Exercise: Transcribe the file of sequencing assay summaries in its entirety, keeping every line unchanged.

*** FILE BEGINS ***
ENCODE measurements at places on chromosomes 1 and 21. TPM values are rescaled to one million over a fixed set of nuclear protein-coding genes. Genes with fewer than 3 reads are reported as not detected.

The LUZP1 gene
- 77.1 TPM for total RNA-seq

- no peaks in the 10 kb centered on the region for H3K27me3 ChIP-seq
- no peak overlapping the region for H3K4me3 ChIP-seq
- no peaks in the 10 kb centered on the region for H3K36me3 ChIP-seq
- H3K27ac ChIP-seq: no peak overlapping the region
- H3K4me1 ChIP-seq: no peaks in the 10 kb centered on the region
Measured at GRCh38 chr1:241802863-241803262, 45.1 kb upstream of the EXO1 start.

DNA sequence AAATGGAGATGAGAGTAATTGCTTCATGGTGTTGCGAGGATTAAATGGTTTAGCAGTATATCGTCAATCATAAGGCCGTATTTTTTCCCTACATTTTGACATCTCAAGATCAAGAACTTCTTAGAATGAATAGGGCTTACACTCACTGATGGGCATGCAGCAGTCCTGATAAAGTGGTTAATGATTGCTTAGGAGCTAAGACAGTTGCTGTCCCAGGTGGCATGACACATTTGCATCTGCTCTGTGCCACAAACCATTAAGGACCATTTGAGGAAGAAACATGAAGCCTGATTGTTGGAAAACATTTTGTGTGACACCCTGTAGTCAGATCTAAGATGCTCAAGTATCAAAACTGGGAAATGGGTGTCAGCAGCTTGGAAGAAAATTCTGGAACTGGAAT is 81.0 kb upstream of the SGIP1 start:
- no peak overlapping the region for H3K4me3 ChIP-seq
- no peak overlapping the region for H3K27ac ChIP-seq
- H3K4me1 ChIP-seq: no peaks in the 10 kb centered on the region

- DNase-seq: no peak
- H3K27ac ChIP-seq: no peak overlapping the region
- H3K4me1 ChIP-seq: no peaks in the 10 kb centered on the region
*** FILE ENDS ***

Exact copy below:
ENCODE measurements at places on chromosomes 1 and 21. TPM values are rescaled to one million over a fixed set of nuclear protein-coding genes. Genes with fewer than 3 reads are reported as not detected.

The LUZP1 gene
- 77.1 TPM for total RNA-seq

- no peaks in the 10 kb centered on the region for H3K27me3 ChIP-seq
- no peak overlapping the region for H3K4me3 ChIP-seq
- no peaks in the 10 kb centered on the region for H3K36me3 ChIP-seq
- H3K27ac ChIP-seq: no peak overlapping the region
- H3K4me1 ChIP-seq: no peaks in the 10 kb centered on the region
Measured at GRCh38 chr1:241802863-241803262, 45.1 kb upstream of the EXO1 start.

DNA sequence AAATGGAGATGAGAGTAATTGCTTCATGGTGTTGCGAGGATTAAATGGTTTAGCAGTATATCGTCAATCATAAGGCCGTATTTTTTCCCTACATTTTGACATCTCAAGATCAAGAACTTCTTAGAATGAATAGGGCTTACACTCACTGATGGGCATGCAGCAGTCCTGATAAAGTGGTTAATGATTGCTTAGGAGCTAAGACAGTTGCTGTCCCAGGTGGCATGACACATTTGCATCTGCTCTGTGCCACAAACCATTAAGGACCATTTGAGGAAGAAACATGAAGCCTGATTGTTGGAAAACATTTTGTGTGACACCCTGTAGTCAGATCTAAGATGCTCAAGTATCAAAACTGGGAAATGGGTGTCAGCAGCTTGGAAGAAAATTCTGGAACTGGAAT is 81.0 kb upstream of the SGIP1 start:
- no peak overlapping the region for H3K4me3 ChIP-seq
- no peak overlapping the region for H3K27ac ChIP-seq
- H3K4me1 ChIP-seq: no peaks in the 10 kb centered on the region

- DNase-seq: no peak
- H3K27ac ChIP-seq: no peak overlapping the region
- H3K4me1 ChIP-seq: no peaks in the 10 kb centered on the region